Many of St. Nino’s members are LGBTQ+ and involved with Tbilisi Pride, including Nino Bolkvadze, a co-founder of Tbilisi Pride and one of Georgia’s most prominent LGBTQ+ activists, and Lipartiani himself. Nobody was in the office when it was attacked on July 5; the organization had warned everyone to stay home that morning as hate groups were gathering in the city, Lipartiani said. Giorgi Tabagari, director of Tbilisi Pride, told CNN that his team had to evacuate to different locations six times on Monday due to violent threats.
However, Lipartiani told ENS, one member of the congregation was beaten in the street on July 5 by a group led by an Orthodox priest. He was bloodied but is recovering well at home, Lipartiani said.
That evening, a police officer called Lipartiani and advised him not to hold services this week, warning that extremist groups may target the congregation. As a result, St. Nino’s will not have a service this coming Sunday. Lipartiani has also endured vulgar verbal abuse from neighbors because of the rainbow flag he flies in his window at home.
“I feel unsafe, of course,” he told ENS. “I cannot go outside with my earring. I cannot say outside who I am. I cannot say that I’m Episcopalian, even, because they also hate other religions.”
The mantra of the far-right groups, he said, is: “Georgia is for Georgian Orthodox Christians and other people are second- or third-class citizens here, and mostly they hate the LGBTQ people.” And though they don’t represent the views of most people in the former Soviet republic, they have terrorized the country with tactics like the riots this week.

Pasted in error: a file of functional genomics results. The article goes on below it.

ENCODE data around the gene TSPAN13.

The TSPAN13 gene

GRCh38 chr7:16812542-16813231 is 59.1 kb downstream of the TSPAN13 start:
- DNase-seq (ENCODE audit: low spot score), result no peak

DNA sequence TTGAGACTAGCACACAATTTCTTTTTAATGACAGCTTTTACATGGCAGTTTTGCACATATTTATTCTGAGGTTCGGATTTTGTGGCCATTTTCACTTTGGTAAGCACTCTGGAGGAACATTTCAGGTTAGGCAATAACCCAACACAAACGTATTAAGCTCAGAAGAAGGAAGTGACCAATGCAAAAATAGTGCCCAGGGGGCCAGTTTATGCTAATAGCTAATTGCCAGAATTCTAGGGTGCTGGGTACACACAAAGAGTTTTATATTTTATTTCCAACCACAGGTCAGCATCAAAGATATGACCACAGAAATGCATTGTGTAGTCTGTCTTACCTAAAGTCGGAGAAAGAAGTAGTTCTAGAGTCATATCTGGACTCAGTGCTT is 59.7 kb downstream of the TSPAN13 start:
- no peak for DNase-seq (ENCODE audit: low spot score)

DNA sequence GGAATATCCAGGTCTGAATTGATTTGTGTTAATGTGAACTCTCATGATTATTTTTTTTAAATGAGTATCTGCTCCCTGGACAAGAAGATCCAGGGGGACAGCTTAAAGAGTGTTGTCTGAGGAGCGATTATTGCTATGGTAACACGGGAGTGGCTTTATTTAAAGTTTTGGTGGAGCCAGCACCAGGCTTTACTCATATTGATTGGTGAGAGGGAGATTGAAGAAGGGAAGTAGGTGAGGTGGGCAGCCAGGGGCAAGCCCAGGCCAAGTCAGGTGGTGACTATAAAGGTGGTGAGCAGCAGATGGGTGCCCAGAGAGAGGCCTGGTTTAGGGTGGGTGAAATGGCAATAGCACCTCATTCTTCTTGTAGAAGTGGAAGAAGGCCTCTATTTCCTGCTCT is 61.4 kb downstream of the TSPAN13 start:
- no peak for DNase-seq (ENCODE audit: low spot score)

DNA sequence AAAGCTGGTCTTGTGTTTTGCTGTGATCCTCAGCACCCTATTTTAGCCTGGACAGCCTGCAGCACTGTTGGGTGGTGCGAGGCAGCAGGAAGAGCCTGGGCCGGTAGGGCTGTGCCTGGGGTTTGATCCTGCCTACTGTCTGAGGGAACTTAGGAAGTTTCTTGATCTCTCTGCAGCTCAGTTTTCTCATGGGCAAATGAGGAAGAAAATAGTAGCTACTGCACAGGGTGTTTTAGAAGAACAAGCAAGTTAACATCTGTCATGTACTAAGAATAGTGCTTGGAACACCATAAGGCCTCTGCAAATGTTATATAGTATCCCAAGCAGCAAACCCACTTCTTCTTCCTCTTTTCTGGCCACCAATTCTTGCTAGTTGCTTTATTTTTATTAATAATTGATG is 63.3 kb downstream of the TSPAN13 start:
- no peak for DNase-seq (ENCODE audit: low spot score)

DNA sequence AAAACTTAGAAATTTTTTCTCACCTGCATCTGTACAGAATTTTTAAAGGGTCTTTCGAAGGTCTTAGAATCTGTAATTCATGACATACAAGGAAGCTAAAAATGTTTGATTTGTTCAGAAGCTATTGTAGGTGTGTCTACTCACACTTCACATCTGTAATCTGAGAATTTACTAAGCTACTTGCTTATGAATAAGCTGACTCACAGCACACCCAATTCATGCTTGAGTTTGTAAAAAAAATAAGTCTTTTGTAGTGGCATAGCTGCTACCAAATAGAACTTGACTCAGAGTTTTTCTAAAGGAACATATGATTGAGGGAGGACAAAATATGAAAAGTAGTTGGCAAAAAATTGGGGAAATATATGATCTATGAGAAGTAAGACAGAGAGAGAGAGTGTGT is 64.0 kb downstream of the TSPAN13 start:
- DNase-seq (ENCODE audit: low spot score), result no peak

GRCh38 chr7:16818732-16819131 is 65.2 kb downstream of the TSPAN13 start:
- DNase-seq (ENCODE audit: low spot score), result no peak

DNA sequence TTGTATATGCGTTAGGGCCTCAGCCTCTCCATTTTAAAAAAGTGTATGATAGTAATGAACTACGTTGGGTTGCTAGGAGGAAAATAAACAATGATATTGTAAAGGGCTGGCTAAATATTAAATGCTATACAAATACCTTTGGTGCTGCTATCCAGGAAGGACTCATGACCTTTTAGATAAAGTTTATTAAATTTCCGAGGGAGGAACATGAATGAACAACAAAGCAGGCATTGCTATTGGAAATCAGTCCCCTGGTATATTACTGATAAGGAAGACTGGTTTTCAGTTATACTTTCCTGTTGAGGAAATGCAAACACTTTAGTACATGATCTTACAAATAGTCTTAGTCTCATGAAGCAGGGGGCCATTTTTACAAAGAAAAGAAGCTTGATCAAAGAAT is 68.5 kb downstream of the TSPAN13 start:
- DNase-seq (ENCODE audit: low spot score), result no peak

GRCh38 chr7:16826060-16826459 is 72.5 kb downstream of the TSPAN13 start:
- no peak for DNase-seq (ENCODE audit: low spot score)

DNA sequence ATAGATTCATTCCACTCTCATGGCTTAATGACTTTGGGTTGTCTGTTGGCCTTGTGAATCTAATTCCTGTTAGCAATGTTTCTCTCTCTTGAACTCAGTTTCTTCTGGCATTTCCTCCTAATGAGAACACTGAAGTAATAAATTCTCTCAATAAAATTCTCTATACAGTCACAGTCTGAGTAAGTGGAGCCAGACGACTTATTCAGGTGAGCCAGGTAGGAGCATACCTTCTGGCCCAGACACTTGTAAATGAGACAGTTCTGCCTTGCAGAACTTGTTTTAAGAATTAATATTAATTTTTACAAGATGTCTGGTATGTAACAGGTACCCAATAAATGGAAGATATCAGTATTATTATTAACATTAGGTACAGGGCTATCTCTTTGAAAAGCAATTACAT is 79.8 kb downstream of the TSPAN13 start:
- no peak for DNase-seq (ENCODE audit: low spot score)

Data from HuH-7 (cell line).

“They are groups led by Russia or Russian propaganda. They still love Russia. They still love the Soviet Union. There are not too many [of them]. Most Georgians are pro-European and pro-American. [The extremists] are not many but they are very [well] organized.”
Lipartiani said he and other Georgians are deeply concerned about the government’s apparent reluctance to crack down on these groups and to protect LGBTQ+ people and journalists. Before the riot on July 5, Prime Minister Irakli Garibashvili echoed the Georgian Orthodox Church’s call for the Pride parade to be canceled, calling it “unacceptable for a large segment of Georgian society.” Some news outlets reported that police failed to stop the violence, especially during the incident in front of the Parliament.
After the July 5 riot, the United States Embassy in Georgia issued a joint statement with 20 other embassies and diplomatic missions in the country condemning the riot and also “the failure of the government leaders and religious officials to condemn this violence.”
“Why they are not doing something, I don’t know,” Lipartiani. “So I cannot see a bright future – I cannot say.”
The Rt. Rev. Mark Edington, bishop in charge of the Convocation, told ENS he has contacted the American ambassador in Tbilisi and received “a good response there,” and he and Presiding Bishop Michael Curry wrote a letter to St. Nino’s “to let them know that the church stands with them.”
He said his goal is to support the congregation without drawing further attention to them in Tbilisi, which could make them even more vulnerable, but that the wider Episcopal Church should know about St. Nino’s and what is happening to them.
“They’re a really a remarkable and faithful group of people,” Edington said. “I’m glad that they’re there.”
– Egan Millard is an assistant editor and reporter for Episcopal News Service. He can be reached at firstname.lastname@example.org.